Gods and Mortals
I really like F. Scott Fitzgerald’s The Great Gatsby. I am not alone in this, of course – and I’ll get to that in a moment. But first, I do like the book. I like how short it is; I like the story’s elegant simplicity; I like that it’s a classic tragedy; I like that it’s romantic; and yes, I also like Fitzgerald’s voice, which manages to be both conversational and precise. I’ve read it twice – once when I was twenty-one and once when I was in my forties, and I liked it equally both times. But, as I said, I’m not the first to recognize this. When lists are made of the 100 Greatest Novels, Gatsby usually places in the top three. It’s a staple of high school language arts classes and college literature and creative writing courses. The last sentence is held up as the shining standards of last sentences, if such a thing actually exists. The literary world, in short, has come to an agreement about this book.
That said, it’s still just a book written by mortal a writer. Fitzgerald is not a deity and Gatsby is not a sacred text. It’s a story. It’s a story that did not sell as well as some of Fitzgerald’s other books. It’s story, in fact, that only sold seven copies the year he died – five of which he bought to give as gifts. Now, however, it’s famous. Now, it’s The Great American Novel.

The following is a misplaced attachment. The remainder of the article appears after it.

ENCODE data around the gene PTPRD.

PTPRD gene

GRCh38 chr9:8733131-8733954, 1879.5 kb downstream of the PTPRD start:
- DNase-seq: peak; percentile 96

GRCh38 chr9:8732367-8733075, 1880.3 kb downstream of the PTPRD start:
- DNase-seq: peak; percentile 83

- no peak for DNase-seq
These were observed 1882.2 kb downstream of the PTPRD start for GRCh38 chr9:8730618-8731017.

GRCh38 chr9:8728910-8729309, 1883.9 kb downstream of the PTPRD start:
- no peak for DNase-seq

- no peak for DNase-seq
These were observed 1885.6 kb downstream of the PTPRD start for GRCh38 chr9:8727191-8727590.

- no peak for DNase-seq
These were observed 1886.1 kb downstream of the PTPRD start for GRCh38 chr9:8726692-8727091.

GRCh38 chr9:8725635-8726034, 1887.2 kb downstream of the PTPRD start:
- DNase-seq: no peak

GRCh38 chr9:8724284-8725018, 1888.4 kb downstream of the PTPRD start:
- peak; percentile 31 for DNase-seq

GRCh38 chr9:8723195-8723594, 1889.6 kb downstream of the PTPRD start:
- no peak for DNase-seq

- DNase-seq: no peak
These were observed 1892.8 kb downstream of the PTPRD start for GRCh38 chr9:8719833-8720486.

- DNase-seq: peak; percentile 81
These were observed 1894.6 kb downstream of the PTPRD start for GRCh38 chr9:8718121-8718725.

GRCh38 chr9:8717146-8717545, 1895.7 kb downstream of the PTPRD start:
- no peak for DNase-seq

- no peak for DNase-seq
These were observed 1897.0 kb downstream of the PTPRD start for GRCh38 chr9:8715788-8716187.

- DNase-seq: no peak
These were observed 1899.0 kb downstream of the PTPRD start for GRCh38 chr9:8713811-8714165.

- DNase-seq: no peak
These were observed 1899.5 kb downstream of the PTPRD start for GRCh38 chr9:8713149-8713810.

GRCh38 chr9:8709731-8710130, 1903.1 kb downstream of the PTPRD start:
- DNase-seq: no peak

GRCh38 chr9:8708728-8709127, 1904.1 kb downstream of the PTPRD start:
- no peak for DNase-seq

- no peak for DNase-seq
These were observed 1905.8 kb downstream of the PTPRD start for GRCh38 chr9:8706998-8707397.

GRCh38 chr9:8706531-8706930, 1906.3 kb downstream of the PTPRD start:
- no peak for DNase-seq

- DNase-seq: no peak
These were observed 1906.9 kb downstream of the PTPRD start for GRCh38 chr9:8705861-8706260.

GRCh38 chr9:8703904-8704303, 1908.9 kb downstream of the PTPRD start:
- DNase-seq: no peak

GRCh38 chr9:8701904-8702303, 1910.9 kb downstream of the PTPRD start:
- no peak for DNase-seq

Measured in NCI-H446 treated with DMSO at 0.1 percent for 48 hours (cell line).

But once upon a time it was just a story that someone wanted to tell. It’s worth remembering. Perhaps you feel there is a qualitative difference between what you write and what Fitzgerald wrote. This difference exists entirely in your imagination. The difference is no greater than between you and any other writer on the planet. I don’t care about the 100 Greatest Novels. I don’t care that Hemingway called it a great book in A Movable Feast. I don’t care about college courses or last sentences or movie adaptations or the canon.
I care about the next thing I’m going to write, and if I place Gatsby on some holy pedestal, if I deify Fitzgerald, it makes the next thing that much harder write. Now I am caught in a world of mortals and gods, and I am all too aware of my own mortality. I like Gatsby and I’m glad Fitzgerald wrote it, but it deserves exactly as much space on the shelf as it’s 197 pages requires – the rest of the shelf belongs to all of us.
Write Within Yourself: An Author's Companion. "A book to keep nearby whenever your writer's spirit needs feeding." Deb Caletti.